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U.S. Mint Releases Statement on American Eagle Silver Bullion Branch Mint Attribution

American Silver Eagle 2015(P)

By way of background, while most American Eagle silver bullion coins have been minted at the West Point Mint, to meet demand the United States Mint has sometimes produced these coins at the Philadelphia and San Francisco Mint facilities. It is important to note that the Mint offers bullion coins through Authorized Purchasers to provide investors the opportunity to acquire precious metal coins at a slight premium to spot market prices. As such, all Mint silver bullion coins are, by their very nature, homogeneous. None of these coins bears a mint mark designating the facility where it was produced. The Mint’s goal is to ensure that the American Eagle silver bullion coins struck at any of these three facilities are identical and indistinguishable from one another.

On March 20, 2017, in response to a request made pursuant to the Freedom of Information Act (FOIA), the Mint released internal manufacturing tracking numbers used on the boxes that contain American Eagle silver bullion coins that are shipped to Authorized Purchasers. It has come to the Mint’s attention that some of the information that was released on March 20 was erroneous.

The erroneous information released on March 20, as well as confusion surrounding the Mint’s use of internal manufacturing tracking numbers–specifically those connected with American Eagle silver bullion coins–has resulted in a mistaken belief that some of these coins are rarities.

The internal manufacturing tracking numbers on these boxes support the Mint’s quality control program and were not intended for the public to rely on to establish which Mint facility produced the silver bullion coins.

The Mint will provide new information regarding these coins by the end of June.

About the United States Mint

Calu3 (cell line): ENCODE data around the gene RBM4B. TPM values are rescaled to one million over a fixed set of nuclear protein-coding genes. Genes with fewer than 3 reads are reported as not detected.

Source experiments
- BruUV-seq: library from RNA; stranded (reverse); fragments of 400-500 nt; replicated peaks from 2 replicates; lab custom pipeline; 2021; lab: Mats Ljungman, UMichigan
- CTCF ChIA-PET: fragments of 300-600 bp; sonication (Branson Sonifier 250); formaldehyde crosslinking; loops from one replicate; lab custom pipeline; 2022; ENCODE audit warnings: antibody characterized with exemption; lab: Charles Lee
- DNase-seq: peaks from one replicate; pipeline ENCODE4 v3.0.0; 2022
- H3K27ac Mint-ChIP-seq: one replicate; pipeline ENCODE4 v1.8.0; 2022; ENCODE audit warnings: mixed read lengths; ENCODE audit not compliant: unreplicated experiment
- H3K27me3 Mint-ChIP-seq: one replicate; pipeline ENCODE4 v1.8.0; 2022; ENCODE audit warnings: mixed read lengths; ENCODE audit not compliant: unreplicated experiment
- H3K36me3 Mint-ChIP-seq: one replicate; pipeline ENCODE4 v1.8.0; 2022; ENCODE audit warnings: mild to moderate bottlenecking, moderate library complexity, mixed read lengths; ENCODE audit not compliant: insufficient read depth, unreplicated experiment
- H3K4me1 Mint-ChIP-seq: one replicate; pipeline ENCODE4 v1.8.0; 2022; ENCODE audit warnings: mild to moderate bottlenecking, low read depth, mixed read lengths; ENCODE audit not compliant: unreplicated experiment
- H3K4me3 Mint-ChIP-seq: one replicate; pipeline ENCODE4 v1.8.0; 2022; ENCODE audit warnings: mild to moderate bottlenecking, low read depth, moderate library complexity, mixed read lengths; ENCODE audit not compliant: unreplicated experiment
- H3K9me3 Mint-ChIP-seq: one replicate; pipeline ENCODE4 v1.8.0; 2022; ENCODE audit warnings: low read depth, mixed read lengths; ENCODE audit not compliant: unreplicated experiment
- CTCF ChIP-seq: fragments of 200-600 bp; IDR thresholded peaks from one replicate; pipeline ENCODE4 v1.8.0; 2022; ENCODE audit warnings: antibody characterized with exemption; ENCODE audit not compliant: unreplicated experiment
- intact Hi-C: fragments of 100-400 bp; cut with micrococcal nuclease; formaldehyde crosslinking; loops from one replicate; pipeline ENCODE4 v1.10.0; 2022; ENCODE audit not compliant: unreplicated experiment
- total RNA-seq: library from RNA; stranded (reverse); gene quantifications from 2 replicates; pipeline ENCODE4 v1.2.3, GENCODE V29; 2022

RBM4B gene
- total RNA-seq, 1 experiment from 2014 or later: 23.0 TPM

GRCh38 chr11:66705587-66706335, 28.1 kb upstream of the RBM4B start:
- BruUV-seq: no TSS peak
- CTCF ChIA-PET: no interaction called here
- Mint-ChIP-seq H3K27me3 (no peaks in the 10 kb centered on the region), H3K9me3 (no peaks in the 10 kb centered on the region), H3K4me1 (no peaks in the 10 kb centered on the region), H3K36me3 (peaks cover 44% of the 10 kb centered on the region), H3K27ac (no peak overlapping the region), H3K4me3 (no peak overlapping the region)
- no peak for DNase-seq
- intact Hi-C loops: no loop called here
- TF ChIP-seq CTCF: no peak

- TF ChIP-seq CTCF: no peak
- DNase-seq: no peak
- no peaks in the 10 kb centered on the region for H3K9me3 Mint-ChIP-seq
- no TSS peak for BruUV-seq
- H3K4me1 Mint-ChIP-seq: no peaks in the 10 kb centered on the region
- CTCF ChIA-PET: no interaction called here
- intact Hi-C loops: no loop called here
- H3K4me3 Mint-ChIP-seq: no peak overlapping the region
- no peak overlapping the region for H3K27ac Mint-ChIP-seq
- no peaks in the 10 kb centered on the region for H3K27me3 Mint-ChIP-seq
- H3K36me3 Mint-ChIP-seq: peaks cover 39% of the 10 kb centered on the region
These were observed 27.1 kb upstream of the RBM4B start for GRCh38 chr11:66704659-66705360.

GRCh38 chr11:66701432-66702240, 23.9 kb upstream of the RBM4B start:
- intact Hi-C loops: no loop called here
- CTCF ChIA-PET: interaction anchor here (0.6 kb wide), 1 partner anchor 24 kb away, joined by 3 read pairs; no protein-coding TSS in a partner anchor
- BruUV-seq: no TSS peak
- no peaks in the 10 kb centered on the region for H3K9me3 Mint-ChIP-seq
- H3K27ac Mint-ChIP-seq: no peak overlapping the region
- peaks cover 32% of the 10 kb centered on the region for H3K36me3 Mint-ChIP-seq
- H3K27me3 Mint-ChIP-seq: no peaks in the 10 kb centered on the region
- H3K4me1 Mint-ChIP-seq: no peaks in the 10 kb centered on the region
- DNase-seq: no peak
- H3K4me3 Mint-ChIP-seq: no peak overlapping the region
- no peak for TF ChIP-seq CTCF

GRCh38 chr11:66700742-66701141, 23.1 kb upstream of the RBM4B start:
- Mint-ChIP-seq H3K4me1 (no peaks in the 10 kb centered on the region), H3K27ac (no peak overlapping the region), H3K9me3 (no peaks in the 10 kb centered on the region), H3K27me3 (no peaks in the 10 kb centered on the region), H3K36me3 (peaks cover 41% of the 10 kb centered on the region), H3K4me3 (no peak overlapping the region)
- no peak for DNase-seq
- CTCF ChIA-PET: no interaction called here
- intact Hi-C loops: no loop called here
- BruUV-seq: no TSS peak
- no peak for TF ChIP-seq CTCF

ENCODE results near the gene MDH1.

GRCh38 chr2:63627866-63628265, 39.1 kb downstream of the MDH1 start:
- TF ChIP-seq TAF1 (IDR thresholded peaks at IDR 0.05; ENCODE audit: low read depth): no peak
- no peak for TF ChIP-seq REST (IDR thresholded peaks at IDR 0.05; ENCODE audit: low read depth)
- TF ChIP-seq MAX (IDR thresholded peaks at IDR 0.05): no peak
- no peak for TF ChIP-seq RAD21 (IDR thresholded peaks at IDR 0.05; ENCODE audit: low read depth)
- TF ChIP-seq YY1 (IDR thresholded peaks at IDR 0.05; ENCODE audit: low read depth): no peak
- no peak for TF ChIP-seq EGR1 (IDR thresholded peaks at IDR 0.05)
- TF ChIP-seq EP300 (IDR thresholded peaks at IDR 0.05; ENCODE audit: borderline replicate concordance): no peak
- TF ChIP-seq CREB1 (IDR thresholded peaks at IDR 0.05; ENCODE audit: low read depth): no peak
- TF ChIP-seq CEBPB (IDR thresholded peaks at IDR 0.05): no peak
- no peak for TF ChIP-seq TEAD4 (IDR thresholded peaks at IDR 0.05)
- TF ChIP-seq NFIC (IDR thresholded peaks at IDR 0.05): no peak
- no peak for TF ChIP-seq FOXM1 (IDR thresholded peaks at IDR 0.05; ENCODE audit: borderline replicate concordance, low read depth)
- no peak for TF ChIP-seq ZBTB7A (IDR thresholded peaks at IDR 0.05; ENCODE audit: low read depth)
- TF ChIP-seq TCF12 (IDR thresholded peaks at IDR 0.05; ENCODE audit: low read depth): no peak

usmintThe United States Mint was created by Congress in 1792 and became part of the Department of the Treasury in 1873. It is the Nation’s sole manufacturer of legal tender coinage and is responsible for producing circulating coinage for the Nation to conduct its trade and commerce.

The United States Mint also produces numismatic products, including proof, uncirculated, and commemorative coins; Congressional Gold Medals; and silver and gold bullion coins. The United States Mint’s numismatic programs are self-sustaining and operate at no cost to taxpayers.

United States Mint
United States Minthttps://www.usmint.gov/
Since Congress created the United States Mint on April 2, 1792, the primary mission of the Mint is to produce an adequate volume of circulating coinage for the nation. As a self-funded agency, the United States Mint turns revenues beyond its operating expenses over to the General Fund of the Treasury. Other responsibilities include: Maintaining physical custody and protection of the Nation's $100 billion of U.S. gold and silver assets; Manufacturing and selling platinum, gold, and silver bullion coins; and Overseeing production facilities in Denver, Philadelphia, San Francisco, and West Point, as well as the U.S. Bullion Depository at Fort Knox, Kentucky.

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